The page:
The 389 Directory Services (ex Fedora Directory Server) project also derives from the original University of Michigan code base and has morphed, as far as we can tell, through life as Netscape's Directory Server, Redhat's Directory Server into its current 389 manifestation. It is written in C and should exhibit the same (ish) performance characteristics as OpenLDAP. It must be credited with driving forward operational functionality such as real-time configuration and multi-mastering and we remain convinced it will continue to innovate. We note that during the first 18 months or so of 389 Directory Server's existance the majority of changes were bug fixes and performance improvements rather than functional enhancements. Both worthy and commendable goals.
We are not big Java fans - seeing it as having the worst characteristics of C++ without pointers (that is meant to be a humorous statement in case you are entirely devoid of a sense of humour - remember, or feel pity if you must, we are C - and Ruby - guys). Java is, however, a very productive language and virtually ubiquitous which means that significant amounts of functionality can be written very quickly and can be run on virtually any platform out of the box - as long as you are prepared to overlook its more modest (vs C) run-time performance and huge memory footprint. Both of the newest Open Source LDAP entrants (OpenDS and ApacheDS) have elected to use Java.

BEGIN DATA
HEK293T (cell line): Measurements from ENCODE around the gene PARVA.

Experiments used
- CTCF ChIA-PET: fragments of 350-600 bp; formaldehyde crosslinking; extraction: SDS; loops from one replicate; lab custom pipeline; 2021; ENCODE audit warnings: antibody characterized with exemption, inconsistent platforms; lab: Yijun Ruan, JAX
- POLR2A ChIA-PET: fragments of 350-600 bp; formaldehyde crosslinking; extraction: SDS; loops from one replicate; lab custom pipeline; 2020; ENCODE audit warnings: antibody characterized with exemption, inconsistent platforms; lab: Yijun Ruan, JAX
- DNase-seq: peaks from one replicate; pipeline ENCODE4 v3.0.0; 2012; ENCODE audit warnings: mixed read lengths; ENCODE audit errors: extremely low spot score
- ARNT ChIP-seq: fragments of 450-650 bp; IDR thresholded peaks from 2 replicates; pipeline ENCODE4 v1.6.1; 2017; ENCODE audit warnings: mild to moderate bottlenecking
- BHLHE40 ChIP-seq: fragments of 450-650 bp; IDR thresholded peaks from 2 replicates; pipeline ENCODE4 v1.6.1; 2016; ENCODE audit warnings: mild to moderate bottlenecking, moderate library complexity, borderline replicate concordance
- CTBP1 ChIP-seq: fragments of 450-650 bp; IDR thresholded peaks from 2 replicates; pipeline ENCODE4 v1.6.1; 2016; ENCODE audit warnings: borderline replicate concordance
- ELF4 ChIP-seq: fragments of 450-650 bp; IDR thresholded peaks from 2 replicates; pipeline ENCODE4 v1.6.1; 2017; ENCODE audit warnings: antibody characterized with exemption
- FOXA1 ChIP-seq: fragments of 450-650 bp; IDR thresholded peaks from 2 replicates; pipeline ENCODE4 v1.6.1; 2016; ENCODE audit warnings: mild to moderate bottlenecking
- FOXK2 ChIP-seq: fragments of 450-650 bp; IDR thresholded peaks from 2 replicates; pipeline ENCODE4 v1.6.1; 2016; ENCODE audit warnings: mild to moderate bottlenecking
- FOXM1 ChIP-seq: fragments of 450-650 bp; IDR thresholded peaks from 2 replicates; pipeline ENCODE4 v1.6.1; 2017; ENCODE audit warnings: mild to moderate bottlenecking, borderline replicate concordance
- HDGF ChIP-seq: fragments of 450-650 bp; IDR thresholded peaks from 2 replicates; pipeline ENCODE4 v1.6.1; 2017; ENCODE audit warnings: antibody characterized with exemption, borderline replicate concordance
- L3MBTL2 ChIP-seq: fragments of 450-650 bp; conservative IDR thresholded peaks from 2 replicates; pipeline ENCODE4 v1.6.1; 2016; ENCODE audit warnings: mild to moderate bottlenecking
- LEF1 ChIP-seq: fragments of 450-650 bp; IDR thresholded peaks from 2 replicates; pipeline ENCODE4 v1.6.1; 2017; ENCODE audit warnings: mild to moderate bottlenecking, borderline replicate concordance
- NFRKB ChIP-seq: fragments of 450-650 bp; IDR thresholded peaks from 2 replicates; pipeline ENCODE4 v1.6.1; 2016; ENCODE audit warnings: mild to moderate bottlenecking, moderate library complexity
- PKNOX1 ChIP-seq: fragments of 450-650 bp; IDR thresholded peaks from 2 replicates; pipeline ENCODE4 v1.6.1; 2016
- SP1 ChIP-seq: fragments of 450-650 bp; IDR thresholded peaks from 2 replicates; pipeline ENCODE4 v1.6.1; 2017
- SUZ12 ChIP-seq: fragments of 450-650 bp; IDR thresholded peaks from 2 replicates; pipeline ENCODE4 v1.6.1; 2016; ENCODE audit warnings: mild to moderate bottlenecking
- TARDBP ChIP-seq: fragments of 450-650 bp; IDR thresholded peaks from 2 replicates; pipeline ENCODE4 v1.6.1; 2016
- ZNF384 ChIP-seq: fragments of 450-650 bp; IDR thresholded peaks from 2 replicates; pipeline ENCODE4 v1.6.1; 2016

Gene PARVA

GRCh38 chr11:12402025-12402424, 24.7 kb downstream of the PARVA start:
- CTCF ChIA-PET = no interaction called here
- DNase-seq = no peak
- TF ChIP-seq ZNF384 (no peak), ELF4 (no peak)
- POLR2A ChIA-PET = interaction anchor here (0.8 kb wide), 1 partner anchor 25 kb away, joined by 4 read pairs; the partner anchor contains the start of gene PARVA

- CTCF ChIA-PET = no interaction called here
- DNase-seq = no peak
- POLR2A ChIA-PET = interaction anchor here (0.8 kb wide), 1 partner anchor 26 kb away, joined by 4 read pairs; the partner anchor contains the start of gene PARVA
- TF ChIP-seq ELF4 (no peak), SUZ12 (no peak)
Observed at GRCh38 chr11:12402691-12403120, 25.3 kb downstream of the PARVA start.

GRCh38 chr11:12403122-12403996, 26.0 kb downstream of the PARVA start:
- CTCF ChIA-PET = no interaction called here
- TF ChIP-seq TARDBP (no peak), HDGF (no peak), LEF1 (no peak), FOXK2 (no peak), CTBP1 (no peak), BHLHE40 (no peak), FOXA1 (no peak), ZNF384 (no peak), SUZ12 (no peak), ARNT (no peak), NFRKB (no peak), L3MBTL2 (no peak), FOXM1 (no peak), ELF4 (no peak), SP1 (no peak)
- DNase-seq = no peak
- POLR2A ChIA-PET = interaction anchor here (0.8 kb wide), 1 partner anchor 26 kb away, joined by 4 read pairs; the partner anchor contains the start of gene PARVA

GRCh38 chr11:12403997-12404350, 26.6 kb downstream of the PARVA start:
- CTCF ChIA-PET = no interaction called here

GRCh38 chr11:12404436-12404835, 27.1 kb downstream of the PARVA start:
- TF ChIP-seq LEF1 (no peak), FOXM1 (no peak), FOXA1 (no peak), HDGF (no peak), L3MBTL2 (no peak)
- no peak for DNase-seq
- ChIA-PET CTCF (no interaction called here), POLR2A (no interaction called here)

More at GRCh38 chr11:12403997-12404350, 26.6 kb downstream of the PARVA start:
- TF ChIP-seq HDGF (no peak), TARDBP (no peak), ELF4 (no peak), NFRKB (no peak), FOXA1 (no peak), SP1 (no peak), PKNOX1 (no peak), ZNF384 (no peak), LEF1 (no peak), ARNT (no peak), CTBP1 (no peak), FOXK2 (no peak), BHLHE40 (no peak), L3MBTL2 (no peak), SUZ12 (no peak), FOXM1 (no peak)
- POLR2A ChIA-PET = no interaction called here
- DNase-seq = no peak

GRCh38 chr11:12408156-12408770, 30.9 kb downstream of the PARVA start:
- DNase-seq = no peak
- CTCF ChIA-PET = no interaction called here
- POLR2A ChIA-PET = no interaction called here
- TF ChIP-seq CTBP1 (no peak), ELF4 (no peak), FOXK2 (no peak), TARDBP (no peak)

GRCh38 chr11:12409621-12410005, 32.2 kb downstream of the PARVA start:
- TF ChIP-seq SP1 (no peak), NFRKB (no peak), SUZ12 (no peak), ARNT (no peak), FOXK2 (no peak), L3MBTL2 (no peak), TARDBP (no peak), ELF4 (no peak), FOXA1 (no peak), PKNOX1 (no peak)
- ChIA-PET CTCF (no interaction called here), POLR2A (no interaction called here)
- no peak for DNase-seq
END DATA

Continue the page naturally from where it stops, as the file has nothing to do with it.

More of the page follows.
We see the real advantages of Open Source LDAP (directories) as being focussed on simplifying the install and configuration of secure directories capable of being tightly integrated with AD to provide Identity management and other capabilities for heterogeneous environments. This means, for us, the ideal solution should be a single-click install (LDAP, database, kerberos, ssl), a canned out-of the box operational configuration and trivial to extend (functionally and operationally) through high level tools. We see this as being a basic requirement supporting perhaps up to 100- 200,000 records. Above this number of records we suspect resources are available to support more complexity and run-time performance considerations will start to dominate. Standards based LDAP provides relatively painless migration - a major attribute - allowing users to select an implementation with optimal characteristics - functional or performance related - based on changing needs.
We have elected to focus on ApacheDS to represent the newer generation of LDAP servers moving toward this level of functionality. In particular, we note Directory Studio (an Eclipse based tool) and the project ideas about optimization of back-end access through the use of classic transaction DB capabilities such as stored procedures and triggers. The decision to focus on ApacheDS is in no sense meant to be a negative reflection on OpenDS which we continue to monitor with great interest.
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3 ldap objects
4 install ldap
7 replica & refer
10 ldap api
14 ldap tools
notes & info
rfc's & x.500